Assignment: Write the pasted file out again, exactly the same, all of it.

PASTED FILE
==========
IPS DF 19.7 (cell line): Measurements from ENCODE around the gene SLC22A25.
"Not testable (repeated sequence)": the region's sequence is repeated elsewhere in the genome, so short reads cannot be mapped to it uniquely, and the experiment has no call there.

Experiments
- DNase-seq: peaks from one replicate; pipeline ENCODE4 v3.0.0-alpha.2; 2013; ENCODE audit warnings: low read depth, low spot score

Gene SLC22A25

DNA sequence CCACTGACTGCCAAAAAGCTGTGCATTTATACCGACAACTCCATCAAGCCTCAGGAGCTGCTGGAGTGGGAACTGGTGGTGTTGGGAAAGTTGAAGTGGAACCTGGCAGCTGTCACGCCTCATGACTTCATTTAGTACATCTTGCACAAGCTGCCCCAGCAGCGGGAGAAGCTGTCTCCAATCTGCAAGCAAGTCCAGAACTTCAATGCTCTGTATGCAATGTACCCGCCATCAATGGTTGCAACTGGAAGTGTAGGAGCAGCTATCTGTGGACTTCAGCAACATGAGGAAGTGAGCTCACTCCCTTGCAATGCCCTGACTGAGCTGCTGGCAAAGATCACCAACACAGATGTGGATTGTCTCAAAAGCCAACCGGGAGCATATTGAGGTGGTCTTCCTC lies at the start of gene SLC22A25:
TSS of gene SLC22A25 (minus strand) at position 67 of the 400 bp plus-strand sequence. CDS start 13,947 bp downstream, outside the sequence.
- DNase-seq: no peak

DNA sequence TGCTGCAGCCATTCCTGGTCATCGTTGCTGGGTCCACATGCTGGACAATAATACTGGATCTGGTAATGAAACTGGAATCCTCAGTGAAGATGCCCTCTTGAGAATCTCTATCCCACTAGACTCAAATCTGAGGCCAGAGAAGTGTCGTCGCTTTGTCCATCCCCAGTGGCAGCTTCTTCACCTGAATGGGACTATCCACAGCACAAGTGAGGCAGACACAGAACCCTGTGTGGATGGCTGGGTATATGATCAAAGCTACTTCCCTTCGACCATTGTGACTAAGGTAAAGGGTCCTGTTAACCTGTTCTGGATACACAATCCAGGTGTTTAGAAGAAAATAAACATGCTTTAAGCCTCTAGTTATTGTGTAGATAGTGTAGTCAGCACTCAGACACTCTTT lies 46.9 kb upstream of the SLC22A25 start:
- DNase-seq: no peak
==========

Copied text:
IPS DF 19.7 (cell line): Measurements from ENCODE around the gene SLC22A25.
"Not testable (repeated sequence)": the region's sequence is repeated elsewhere in the genome, so short reads cannot be mapped to it uniquely, and the experiment has no call there.

Experiments
- DNase-seq: peaks from one replicate; pipeline ENCODE4 v3.0.0-alpha.2; 2013; ENCODE audit warnings: low read depth, low spot score

Gene SLC22A25

DNA sequence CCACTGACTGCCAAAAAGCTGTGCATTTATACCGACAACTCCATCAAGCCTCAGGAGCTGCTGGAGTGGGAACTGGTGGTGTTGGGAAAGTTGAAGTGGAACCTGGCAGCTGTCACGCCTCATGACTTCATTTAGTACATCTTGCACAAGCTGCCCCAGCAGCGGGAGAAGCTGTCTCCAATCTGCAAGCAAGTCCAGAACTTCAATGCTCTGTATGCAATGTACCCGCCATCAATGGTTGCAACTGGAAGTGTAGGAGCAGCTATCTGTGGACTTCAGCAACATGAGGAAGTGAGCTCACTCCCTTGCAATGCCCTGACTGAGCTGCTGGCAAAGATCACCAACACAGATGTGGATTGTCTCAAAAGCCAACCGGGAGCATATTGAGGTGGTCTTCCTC lies at the start of gene SLC22A25:
TSS of gene SLC22A25 (minus strand) at position 67 of the 400 bp plus-strand sequence. CDS start 13,947 bp downstream, outside the sequence.
- DNase-seq: no peak

DNA sequence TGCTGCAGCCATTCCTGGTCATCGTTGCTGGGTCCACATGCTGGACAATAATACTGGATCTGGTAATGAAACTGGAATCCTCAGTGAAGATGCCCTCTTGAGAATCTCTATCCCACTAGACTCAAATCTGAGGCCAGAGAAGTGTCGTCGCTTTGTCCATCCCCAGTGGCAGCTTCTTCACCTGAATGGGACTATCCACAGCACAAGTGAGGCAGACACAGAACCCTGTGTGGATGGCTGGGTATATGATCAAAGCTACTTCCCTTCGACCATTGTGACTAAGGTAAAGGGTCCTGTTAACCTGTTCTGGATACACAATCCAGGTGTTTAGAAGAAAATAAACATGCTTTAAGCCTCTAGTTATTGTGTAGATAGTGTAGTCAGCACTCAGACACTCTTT lies 46.9 kb upstream of the SLC22A25 start:
- DNase-seq: no peak